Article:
Grief

I want to be whole, again. I want to wake in the morning and feel myself breathing through a warm, moist nose. I want to snuggle under my blankets and savor the sweetness of repose.

I want to see my face when I look in the mirror.

Two and a half years have passed. It changes. In the beginning, I was steeped in outrage, pain and horror. I couldn’t believe that a doctor had done this to me—taken away my breath, taken away my face. The only way I could cope was to fight to get my self back.

Everyone knows about the “five stages of grief…first introduced by Elisabeth Kübler-Ross in her 1969 book, On Death and Dying.” Reference

The first stage is denial. My form of denial was a fierce determination to undo the damage. I am reminded of the Toni Braxton song, “Un-break my Heart.” It caught my fancy, in the nineties, because the very concept is heart-breaking. You can’t un-break a heart. You can’t un-break a nose and a face, either.  It’s a blessing that, on some level, I didn’t accept that early on.

Undo it. Put me back the way I was! I raged against the injustice, determined to reverse the irreversible harm.

Then came bargaining. I tried to explain to plastic surgeons what my face was supposed to look like. By this time, I had given up on nasal health. Just let me look like myself, Please God. I can learn to cope if only I am me, again. It was another shock to learn that plastic surgeons can’t restore a face. “You can’t have what you had before,” one said. Nodding to the photograph–“I can’t give you that.” My nose had been a pleasing configuration of angles and curves. The most that could be done for me was more this or less that. Nothing fancy like my real nose. “I’m not going to tell you I can give you a million dollars when all I can give you is five hundred,” the surgeon said.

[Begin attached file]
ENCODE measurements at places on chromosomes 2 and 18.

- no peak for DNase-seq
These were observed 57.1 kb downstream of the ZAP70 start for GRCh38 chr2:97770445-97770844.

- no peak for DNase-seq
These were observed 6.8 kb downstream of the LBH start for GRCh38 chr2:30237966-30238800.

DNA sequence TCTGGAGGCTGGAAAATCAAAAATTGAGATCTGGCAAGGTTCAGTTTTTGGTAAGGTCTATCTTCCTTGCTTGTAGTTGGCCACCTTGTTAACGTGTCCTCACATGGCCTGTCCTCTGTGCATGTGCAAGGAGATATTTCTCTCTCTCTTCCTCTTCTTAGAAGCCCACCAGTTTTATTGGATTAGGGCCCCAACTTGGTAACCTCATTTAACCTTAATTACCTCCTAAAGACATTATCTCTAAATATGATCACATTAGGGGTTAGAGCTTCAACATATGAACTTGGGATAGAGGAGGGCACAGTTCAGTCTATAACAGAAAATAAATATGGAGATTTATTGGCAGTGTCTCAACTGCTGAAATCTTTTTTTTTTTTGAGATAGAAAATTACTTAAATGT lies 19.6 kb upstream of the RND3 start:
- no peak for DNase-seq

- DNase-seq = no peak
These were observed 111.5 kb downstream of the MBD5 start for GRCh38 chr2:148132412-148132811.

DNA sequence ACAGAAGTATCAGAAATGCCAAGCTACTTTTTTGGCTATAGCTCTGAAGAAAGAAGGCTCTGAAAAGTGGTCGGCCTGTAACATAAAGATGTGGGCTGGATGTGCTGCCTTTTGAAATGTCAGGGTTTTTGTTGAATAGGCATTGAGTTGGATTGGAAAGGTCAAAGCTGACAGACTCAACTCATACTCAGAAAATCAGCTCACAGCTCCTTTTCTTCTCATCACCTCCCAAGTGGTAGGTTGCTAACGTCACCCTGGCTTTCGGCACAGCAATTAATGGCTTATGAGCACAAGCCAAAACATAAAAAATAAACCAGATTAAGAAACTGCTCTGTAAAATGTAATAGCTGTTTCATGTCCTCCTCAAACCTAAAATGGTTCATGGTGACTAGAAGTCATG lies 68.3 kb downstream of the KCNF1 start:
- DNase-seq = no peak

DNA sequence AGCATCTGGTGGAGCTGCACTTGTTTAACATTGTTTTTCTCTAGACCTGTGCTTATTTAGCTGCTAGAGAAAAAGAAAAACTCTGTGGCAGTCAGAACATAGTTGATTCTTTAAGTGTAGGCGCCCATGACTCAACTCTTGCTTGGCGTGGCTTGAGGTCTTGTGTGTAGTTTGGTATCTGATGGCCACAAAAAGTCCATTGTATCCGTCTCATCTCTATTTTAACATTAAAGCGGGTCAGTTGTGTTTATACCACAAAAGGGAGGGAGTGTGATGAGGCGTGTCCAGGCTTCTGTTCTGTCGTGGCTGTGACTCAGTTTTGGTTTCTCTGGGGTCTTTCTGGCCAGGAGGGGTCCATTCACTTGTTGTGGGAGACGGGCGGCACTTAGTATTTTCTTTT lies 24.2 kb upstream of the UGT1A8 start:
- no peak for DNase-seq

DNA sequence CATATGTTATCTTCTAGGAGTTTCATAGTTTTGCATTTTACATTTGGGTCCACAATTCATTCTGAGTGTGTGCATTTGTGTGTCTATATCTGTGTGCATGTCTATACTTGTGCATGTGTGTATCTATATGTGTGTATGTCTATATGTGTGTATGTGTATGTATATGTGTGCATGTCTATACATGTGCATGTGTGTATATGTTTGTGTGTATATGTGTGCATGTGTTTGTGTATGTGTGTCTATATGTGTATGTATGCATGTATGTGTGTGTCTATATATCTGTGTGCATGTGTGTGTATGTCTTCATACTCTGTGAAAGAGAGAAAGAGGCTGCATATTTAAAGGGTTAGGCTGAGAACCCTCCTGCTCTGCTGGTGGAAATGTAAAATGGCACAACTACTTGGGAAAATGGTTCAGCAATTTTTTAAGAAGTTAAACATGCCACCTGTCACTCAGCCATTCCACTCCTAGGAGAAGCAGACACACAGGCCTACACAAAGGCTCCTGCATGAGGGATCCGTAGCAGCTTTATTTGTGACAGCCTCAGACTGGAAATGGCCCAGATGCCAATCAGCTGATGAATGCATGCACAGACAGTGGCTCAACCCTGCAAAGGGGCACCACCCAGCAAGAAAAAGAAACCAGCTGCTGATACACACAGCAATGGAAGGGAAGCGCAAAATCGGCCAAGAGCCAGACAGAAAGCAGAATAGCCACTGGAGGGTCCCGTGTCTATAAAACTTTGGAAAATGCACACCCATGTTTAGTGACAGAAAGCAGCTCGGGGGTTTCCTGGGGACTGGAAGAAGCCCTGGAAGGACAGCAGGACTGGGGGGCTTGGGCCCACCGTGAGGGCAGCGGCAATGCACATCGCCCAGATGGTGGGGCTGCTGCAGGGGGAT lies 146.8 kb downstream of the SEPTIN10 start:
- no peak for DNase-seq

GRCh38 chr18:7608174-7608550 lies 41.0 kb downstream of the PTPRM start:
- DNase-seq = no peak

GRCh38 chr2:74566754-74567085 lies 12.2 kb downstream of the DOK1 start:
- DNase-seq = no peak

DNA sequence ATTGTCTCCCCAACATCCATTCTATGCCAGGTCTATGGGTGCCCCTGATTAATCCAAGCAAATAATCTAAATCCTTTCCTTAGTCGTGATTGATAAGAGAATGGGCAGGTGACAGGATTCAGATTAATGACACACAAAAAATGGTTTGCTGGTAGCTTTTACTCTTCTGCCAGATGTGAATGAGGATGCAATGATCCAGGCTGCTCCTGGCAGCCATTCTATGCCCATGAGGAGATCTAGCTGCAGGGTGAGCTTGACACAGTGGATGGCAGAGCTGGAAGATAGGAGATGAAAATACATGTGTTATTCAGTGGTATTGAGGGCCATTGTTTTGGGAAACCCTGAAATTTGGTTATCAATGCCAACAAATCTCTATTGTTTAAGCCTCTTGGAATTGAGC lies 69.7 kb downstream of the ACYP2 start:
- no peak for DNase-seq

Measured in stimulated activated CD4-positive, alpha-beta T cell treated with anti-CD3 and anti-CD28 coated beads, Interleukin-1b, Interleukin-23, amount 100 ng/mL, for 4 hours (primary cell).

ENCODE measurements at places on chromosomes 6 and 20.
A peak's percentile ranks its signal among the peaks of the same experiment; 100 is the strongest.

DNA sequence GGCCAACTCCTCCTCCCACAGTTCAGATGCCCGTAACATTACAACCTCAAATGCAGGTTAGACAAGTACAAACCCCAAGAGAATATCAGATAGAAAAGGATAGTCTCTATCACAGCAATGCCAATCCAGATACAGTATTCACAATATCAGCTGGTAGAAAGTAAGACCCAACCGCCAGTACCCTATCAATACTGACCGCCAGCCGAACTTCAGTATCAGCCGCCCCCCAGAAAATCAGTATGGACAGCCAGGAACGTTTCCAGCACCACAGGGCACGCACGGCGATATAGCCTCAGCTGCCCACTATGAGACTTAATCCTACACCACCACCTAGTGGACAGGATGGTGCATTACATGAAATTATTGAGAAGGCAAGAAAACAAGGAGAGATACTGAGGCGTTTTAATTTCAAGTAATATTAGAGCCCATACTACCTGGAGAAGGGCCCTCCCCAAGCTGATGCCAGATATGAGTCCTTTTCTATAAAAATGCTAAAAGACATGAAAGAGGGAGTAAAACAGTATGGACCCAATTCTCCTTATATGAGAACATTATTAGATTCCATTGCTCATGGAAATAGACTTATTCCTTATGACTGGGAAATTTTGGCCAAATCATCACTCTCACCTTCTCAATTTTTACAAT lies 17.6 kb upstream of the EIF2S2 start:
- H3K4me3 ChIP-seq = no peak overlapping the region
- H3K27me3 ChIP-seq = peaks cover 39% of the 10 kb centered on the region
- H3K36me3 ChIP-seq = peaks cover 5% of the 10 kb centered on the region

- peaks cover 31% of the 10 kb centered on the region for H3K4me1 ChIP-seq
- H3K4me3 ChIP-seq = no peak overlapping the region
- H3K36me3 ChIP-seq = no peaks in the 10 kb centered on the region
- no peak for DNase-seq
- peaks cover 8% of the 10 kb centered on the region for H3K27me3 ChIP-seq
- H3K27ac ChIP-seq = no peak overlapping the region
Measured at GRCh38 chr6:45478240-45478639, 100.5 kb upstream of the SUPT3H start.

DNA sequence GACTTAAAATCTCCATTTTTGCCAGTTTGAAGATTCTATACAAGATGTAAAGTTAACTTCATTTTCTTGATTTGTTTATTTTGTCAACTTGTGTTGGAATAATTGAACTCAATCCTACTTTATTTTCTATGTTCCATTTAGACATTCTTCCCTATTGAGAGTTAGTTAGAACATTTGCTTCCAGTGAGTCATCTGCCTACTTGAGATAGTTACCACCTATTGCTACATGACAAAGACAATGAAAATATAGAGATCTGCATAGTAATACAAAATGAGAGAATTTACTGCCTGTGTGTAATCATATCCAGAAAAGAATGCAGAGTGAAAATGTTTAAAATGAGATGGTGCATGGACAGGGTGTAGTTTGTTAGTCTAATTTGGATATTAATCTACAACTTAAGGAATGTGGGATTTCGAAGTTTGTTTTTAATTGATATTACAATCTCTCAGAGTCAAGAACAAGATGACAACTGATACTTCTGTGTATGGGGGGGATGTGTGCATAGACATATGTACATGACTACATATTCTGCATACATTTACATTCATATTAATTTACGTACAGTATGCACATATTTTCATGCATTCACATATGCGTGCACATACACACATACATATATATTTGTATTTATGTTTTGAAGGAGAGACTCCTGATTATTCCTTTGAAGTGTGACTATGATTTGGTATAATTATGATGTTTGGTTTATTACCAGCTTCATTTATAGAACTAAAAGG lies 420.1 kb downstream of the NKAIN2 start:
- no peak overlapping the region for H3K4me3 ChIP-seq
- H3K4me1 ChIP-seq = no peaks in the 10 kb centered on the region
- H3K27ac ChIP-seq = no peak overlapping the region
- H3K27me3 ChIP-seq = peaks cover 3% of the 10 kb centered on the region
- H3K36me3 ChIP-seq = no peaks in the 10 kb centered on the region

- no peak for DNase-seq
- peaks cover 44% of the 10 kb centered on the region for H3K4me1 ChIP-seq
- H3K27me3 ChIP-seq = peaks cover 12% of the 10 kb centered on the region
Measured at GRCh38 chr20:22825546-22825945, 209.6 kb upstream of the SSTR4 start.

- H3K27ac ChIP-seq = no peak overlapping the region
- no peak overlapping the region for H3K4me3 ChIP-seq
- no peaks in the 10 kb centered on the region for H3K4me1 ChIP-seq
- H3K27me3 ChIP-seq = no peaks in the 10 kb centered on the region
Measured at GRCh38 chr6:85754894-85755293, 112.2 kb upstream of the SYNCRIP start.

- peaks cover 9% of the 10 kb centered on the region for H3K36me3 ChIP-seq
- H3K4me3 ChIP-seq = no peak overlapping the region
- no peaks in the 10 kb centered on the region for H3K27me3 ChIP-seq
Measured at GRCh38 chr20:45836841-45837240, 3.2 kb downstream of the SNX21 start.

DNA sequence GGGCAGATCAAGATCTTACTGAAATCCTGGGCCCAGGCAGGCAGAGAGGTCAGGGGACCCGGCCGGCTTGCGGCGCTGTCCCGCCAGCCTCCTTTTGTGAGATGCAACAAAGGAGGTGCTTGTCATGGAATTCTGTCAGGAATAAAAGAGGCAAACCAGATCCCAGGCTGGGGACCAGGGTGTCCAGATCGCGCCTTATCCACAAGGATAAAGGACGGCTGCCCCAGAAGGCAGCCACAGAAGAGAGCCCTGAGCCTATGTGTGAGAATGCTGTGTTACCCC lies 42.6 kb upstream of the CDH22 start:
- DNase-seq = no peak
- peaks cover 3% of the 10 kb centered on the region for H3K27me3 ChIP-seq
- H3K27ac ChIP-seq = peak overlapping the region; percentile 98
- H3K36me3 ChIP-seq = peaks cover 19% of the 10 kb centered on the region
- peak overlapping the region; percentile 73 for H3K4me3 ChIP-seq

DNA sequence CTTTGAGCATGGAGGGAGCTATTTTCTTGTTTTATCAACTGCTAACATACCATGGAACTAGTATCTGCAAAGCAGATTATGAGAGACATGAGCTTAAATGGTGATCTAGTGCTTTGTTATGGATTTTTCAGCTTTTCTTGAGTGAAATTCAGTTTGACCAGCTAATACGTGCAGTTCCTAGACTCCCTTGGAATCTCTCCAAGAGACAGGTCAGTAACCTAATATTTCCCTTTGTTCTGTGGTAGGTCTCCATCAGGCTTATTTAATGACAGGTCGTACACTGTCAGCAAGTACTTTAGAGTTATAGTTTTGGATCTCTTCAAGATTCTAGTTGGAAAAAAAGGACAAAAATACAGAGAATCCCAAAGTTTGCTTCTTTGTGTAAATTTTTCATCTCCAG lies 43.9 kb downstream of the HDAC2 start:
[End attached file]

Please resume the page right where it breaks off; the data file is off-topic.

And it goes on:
I sank into  depression. I grew tired of the constant maintenance, tired of the crabbing dryness and pain. Tired of breathlessness. Tired of the accouterments of sickness: the prescription bottles, tissues, ointments, swabs, cotton balls, files and notes, appointment times and phone numbers.  Tired of the misshapen face in the mirror. I wanted to take my arm and sweep my life into the trash.

I have only tasted acceptance. It sneaks up on me and takes me by surprise. Enters my blood and lights me up from inside. Suddenly, for a moment, I am at home in my skin. I am my own long-lost self.  And life is sweet. “I can do this,” I say. “This is the life I have been given. And I accept it.”

Like most people, I cycle the stages of grief, usually juggling the middle three. I wonder if the average mortal ever accepts the unacceptable. Not even Christopher Reeve accepted his condition, though he lived it with grace. I read a book about the Reeves recently and Christopher was quoted saying that sleep was his favorite time because he walked in his dreams. In his waking life, he was always longing for wholeness. Maybe that’s part of acceptance–accepting the condition of not having something that is natural to have—easy breathing, mobility, sleep, sight, hearing, freedom from pain, one’s own familiar face, or any number of cherished things.

We may take comfort in the fact that we are not alone. Millions of others are suffering a physical loss and longing for wholeness, along with us.

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~ by ens3 on March 22, 2010.

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